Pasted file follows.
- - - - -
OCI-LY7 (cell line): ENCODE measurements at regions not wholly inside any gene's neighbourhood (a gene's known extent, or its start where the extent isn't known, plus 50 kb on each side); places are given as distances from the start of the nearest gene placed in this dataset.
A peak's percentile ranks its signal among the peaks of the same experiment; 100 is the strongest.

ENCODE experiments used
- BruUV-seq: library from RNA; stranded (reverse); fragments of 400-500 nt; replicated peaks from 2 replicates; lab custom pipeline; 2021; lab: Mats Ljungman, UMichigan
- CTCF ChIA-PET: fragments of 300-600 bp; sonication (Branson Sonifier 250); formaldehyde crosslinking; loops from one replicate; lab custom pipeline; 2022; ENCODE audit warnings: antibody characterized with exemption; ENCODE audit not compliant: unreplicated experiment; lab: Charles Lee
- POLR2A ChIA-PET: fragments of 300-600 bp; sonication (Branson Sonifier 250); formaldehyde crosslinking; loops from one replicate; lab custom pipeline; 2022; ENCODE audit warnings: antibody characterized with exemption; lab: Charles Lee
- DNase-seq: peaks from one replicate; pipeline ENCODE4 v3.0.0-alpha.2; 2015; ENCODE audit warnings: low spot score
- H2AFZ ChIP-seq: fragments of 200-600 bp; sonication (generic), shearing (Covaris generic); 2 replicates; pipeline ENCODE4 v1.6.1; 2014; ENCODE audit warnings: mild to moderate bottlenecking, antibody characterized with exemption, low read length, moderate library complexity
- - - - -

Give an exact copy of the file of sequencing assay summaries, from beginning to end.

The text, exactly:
OCI-LY7 (cell line): ENCODE measurements at regions not wholly inside any gene's neighbourhood (a gene's known extent, or its start where the extent isn't known, plus 50 kb on each side); places are given as distances from the start of the nearest gene placed in this dataset.
A peak's percentile ranks its signal among the peaks of the same experiment; 100 is the strongest.

ENCODE experiments used
- BruUV-seq: library from RNA; stranded (reverse); fragments of 400-500 nt; replicated peaks from 2 replicates; lab custom pipeline; 2021; lab: Mats Ljungman, UMichigan
- CTCF ChIA-PET: fragments of 300-600 bp; sonication (Branson Sonifier 250); formaldehyde crosslinking; loops from one replicate; lab custom pipeline; 2022; ENCODE audit warnings: antibody characterized with exemption; ENCODE audit not compliant: unreplicated experiment; lab: Charles Lee
- POLR2A ChIA-PET: fragments of 300-600 bp; sonication (Branson Sonifier 250); formaldehyde crosslinking; loops from one replicate; lab custom pipeline; 2022; ENCODE audit warnings: antibody characterized with exemption; lab: Charles Lee
- DNase-seq: peaks from one replicate; pipeline ENCODE4 v3.0.0-alpha.2; 2015; ENCODE audit warnings: low spot score
- H2AFZ ChIP-seq: fragments of 200-600 bp; sonication (generic), shearing (Covaris generic); 2 replicates; pipeline ENCODE4 v1.6.1; 2014; ENCODE audit warnings: mild to moderate bottlenecking, antibody characterized with exemption, low read length, moderate library complexity